(English follows below.)
ᑲᐊᔭᒥᐦᐃᔭᑲᓄᐊᐧᐨ ᐊᓂᔑᓇᐯᐠ ᒪᐊᐧᐨ ᑭᒋᐃᓀᐣᑕᑲᐧᐣ ᐊᒥᐅᐁᐧ ᒥᐡᑯᐨ ᑲᐧᔭᐠ ᑭᐁᑎᓄᐠ ᐊᐣᑌᕑᐃᔪ ᒪᐡᑭᑭᐃᐧ ᑭᑭᓄᐦᐊᒪᑫᐃᐧᑲᒥᐠ ᑲᐅᒋᐱᒧᒋᑲᑌᐠ᙮ ᐁᑲᐧ ᑲᒪᐧᔦ ᑕᑲᐧᐠ NOSM ᐱᒧᒋᑫᐃᐧᐣ ᐃᐃᐁᐧ ᒣᑲᐧᐨ 2005 ᑲᑭᐊᐦᑭᐊᐧᐠ, ᑭᐁᐧᑎᓄᐠ ᐊᐣᑌᕑᐃᔪ ᒪᐡᑭᑭᐃᐧ ᑭᑭᓄᐦᐊᒪᑫᐃᐧᑲᒥᐠ ᒪᐊᐧᐨ ᑲᐧᔭᐠ ᐅᑕᓄᑲᑕᐣ ᒪᐡᑭᑭᐃᐧ ᐱᒧᒋᑫᐃᐧᐣ ᑲᐧᔭᐠ ᒋᒥᓇᑲᓄᐊᐧᐨ ᐊᐃᐧᔭᐠ ᒥᓇ ᑕᔑᑫᐃᐧᓇᐣ ᑲᐊᔭᑭᐣ ᑭᐁᐧᑎᓄᐠ ᐊᐣᑌᕑᐃᔪ᙮ ᐁᑲᐧ ᐅᐅᐁᐧ ᓂᐡᑕᑦ ᑲᑭᒪᒋᒋᑲᑌᐠ, NOSM ᐱᒧᒋᑫᐃᐧᐣ ᐅᑭᐃᐧᑕᓄᑭᒪᐣ ᐊᓂᔑᓇᐯᐃᐧ ᑕᔑᑫᐃᐧᓇᐣ ᐅᐅᒪ ᑭᐁᐧᑎᓄᐠ ᐊᐣᑌᕑᐃᔪ ᒥᐡᑯᐨ ᑲᐧᔭᐠ ᒋᐅᒋᐃᐧᑕᓄᑭᒪᐊᐧᐨ ᐅᐅᒪ ᐅᐱᒪᑎᓱᐃᐧᓂᐊᐧᐠ, ᐅᑎᔑᐱᒪᑎᓱᐃᐧᓂᐊᐧᐠ, ᐅᑎᔑᑭᔑᐁᐧᐃᐧᓂᐊᐧᐠ, ᐁᑲᐧ ᑲᐃᔑᑲᐯᔑᓇᓂᐊᐧᐠ ᐅᐅᒪ ᓀᑫᑲᒥᐠ᙮
“ᐁᑲᐧ ᑲᑭᒪᒋᒋᑲᑌᐠ, ᐱᑯ ᑫᑯᓇᐣ ᑲᑐᒋᑲᑌᑭᐣ ᐅᐅᒪ ᑭᐁᐧᑎᓄᐠ ᐊᐣᑌᕑᐃᔪ ᒪᐡᑭᑭᐃᐧ ᑭᑭᓄᐦᐊᒪᑫᐃᐧᓂᐠ ᐊᐦᐃᐠ ᐅᔕ ᑭᐁᐧᑎᓄᐠ ᒋᐃᔑᐃᐧᒋᑕᐧᓂᐊᐧᐠ, ᒥᓇ ᐃᐧᒋᐦᐃᐁᐧᐃᐧᓇᐣ ᒋᑕᑲᐧᑭᐣ ᐃᐃᒪ ᑲᐃᔑᓇᑕᐁᐧᐣᒋᑲᑌᑭᐣ ᑭᐁᐧᑎᓄᐠ, ᑫᑲᐟ ᑕᐃᐧᓂᐠ, ᓄᐱᒥᐠ, ᐊᓂᔑᓇᐯᐃᐧ ᐁᑲᐧ ᐸᑲᐧᐃᔑᐃᐧ ᑕᔑᑫᐃᐧᓇᐣ,” ᐃᑭᑐ NOSM ᐅᑭᑭᓄᐦᐊᒪᑫ, ᑕᐧᐠᑐᕑ ᕑᐊᒍᕑ ᐃᐢᑎᕑᐊᓭᕑ᙮ “ᒥᔑᐣ ᑲᐃᐧᑕᓄᑭᒪᔭᑲᐧ ᒥᓇ ᑲᐃᒋᐦᐃᑯᔭᑲᐧ, ᒪᐊᐧᐨ ᓂᑭᒋᐃᓀᐣᑕᒥᐣ ᑲᑭᐅᔑᒋᑲᑌᐠ ᒪᐡᑭᑭᐃᐧ ᐃᐡᑯᓄᐃᐧᑲᒥᐠ ᑲᐃᐧᒋᐦᐃᐁᐧᒪᑲᐠ ᑫᒋᓇᐨ ᑭᑭᓄᐦᐊᒪᑫᐃᐧᐣ ᒥᓇ ᓇᓇᑕᐃᐧ ᑭᑫᐣᒋᑫᐃᐧᐣ ᒋᐃᐧᒋᐦᐃᑯᐊᐧᐨ ᐊᐃᐧᔭᐠ ᒥᓇ ᑕᔑᑫᐃᐧᓇᐣ ᐅᐅᒪ ᓀᑫᑲᒥᐠ ᑲᐃᔑᑕᑲᐧᑭᐣ᙮”
ᐁᑲᐧ ᓴᑲᓱᒥᑕᓇ ᓂᐃᐧᔕᑊ (94) ᑫᑯᓇᐣ ᒋᒪᑕᓄᑲᑌᑭᐣ ᑲᑭᐸᑭᑎᓇᒧᐊᐧᐨ ᑌᐯᐤᐃᐧᐣ ᐁᑲᐧ ᒥᓂᓂᑫᐃᐧᐣ ᐊᓄᑭᓇᑲᓇᐠ (TRC), ᐸᑯᓭᐣᑕᑯᓯᐊᐧᐠ ᑲᑭᓇ ᑲᓀᐣᑎᔭᐣᐢ ᒋᐃᐧᑕᓄᑭᒥᑎᑐᐊᐧᐨ ᑲᐊᐧᐁᐧᑕᐦᐃᓂᑲᑌᐠ ᐁᐧᐡᑲᐨ ᐃᐡᑯᓄᐃᐧᑲᒥᑯᐣ ᑲᑭᒪᒋᒋᑫᒪᑲᑭᐣ ᐁᑲᐧ ᒋᒥᓂᓂᑲᓂᐊᐧᐠ᙮ NOSM ᓴᑲᓱᔕᑊ (19) ᐅᐃᐧᐊᓄᑲᑕᓇᐣ ᒪᒪᐤ 94 ᑲᑕᓯᑭᐣ ᐁᑲᐧ ᑲᐃᐧᐊᓄᑲᑕᐠ ᒥᓄᔭᐃᐧᐣ, ᐃᐡᑯᓄᐃᐧᐣ, ᐃᔑᑭᔑᐁᐧᐃᐧᐣ, ᐃᔑᐱᒪᑎᓱᐃᐧᐣ, ᐁᑲᐧ ᐅᐡᑲᑎᓴᐠ᙮ NOSM ᐅᑲᓄᒋᑫᐃᐧᐣ ᐱᒪᑎᓱᐃᐧᒪᑲᐣ ᐅᑎᐸᒋᒧᐃᐧᐣ ᒋᐃᐧᒋᐦᐃᑯᐊᐧᐨ ᑕᔑᑫᐃᐧᓇᐣ ᑲᐊᔭᑭᐣ ᑭᐁᐧᑎᓄᐠ ᐊᐣᑌᕑᐃᔪ᙮ ᐊᒥᐁᐧ ᑫᐃᔑᐱᒪᓄᑭᓇᓂᐊᐧᐠ, ᐁᑲᐧ ᐅᐅᐁᐧ ᑎᐸᒋᒧᐃᐧᐣ ᑕᐃᐧᒋᐦᐃᐁᐧᒪᑲᐣ ᑕᑕᓯᔭᑭ ᑎᐸᒋᒧᐃᐧᐣ ᑲᒥᓇᑲᓄᐃᐧᐨ NOSM ᑕᔑᑫᐃᐧᐣ ᑫᐃᐧᐣ ᒋᐊᐸᑕᓂᓂᐠ ᐅᑎᑭᑐᐃᐧᐣ ᒥᓇ ᐅᑭᑭᓄᐡᑭᑫᐃᐧᐣ᙮ ᒥᐡᑯᐨ ᐅᐅᐁᐧ ᑭᑭᓄᐦᐊᒪᑫᐃᐧᑲᒥᐠ ᒋᓇᑐᒪᐨ ᑲᐱᒥᐃᐧᑕᓄᑭᒪᐊᐧᐨ ᓇᓇᑲ ᐊᐃᐧᔭᐣ ᒥᓇ ᑲᐸᑭᑎᓇᒥᓂᐨ ᐅᑎᑭᑐᐃᐧᓂᐊᐧᐣ ᒣᑲᐧᐨ ᐅᑫᐧᓂᐊᐧᐣ 94 ᑫᑯᓇᐣ ᑲᑲᓄᒋᑲᑌᑭᐣ ᒋᒪᑕᓄᑲᑌᑭᐣ᙮
Dialogue with Indigenous Peoples is a key component of what makes the Northern Ontario School of Medicine unique. Even before NOSM’s Charter MD Class was welcomed in 2005, the Northern Ontario School of Medicine was committed to improving the health of the peoples and communities of Northern Ontario. At the earliest stages of development, NOSM engaged the Indigenous communities of Northern Ontario as part of its mandate to be accountable to the social, cultural, linguistic, and geographic diversity of the region.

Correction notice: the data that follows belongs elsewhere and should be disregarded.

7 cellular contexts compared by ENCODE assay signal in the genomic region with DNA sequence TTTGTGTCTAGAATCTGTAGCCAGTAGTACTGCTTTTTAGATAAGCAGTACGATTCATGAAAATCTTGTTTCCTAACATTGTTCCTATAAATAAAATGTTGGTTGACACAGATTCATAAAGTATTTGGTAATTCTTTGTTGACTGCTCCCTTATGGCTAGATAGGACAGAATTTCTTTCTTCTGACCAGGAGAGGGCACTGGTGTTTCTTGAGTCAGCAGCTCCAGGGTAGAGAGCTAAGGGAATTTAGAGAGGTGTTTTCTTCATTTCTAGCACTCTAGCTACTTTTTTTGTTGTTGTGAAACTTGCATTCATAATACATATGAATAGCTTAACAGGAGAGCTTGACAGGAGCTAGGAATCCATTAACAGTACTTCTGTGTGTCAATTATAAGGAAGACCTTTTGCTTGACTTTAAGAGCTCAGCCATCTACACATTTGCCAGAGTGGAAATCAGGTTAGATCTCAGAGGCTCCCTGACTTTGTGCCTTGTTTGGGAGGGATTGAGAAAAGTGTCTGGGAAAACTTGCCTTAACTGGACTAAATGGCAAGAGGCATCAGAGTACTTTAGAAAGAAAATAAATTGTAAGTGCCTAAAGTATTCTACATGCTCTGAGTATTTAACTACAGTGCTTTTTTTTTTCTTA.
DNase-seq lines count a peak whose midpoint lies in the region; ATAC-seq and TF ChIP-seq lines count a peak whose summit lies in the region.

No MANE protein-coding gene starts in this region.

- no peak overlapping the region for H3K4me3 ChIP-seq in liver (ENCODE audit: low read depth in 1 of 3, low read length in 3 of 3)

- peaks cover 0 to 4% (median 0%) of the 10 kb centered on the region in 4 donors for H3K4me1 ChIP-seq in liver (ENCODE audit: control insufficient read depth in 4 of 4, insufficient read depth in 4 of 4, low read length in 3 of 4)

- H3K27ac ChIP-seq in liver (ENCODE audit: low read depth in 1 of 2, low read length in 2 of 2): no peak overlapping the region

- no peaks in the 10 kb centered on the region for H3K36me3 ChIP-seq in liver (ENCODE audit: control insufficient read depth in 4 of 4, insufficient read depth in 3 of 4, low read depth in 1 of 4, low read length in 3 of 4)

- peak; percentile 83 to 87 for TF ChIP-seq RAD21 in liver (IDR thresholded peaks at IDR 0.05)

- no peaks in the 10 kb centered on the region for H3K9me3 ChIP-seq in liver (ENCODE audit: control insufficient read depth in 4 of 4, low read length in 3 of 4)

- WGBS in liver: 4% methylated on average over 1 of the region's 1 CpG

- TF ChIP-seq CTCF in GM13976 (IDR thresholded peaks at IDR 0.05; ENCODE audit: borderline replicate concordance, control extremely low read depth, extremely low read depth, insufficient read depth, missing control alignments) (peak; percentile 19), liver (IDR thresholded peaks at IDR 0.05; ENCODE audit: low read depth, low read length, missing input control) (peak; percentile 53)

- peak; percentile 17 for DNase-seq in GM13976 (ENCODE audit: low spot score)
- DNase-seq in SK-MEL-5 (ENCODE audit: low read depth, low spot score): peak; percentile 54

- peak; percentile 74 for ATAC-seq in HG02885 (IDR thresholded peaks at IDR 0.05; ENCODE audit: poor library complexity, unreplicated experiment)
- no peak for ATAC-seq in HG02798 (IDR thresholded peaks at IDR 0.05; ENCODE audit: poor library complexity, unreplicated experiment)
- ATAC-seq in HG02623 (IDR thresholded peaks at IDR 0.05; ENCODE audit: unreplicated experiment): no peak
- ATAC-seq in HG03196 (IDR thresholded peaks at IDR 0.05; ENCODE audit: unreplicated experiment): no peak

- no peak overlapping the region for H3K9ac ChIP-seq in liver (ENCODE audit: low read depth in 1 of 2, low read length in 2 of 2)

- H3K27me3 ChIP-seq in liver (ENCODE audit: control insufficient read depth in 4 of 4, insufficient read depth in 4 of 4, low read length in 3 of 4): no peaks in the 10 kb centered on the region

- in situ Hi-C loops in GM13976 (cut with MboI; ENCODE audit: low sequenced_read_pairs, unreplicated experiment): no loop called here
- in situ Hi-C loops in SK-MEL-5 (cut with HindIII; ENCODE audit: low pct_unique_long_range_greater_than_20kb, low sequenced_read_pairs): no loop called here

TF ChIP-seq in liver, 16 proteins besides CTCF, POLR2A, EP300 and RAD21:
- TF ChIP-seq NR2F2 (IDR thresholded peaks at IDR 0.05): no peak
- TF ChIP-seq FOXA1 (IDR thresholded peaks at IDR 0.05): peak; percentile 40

“From its inception, the activities of the Northern Ontario School of Medicine have been created for the context of the North, specifically designed to meet the needs of Northern, rural, remote, Indigenous, and Francophone communities,” says NOSM Dean, Dr. Roger Strasser. “With our many partners and collaborators, we are proud to have built a medical school that strives to ensure that the School’s education and research reflect the needs of the peoples and communities of the region.”
The 94 Calls to Action, released by the Truth and Reconciliation Commission (TRC), urges all Canadians to work together to repair the harm caused by residential schools and move forward with reconciliation. NOSM addresses 19 of the 94 Calls to Action linked to health, education, language, culture, and youth. NOSM’s response serves as a living document accountable to all communities of Northern Ontario. Designed as a framework for ongoing work, the report will serve as a measure of progress with annual reporting to the NOSM community for input and guidance. In this way, the School will invite all collaborators for ongoing input as we continue to address the spirit and intent of the 94 Calls to Action.
NOSM’s Response to the Truth and Reconciliation Commission’s 94 Calls to Action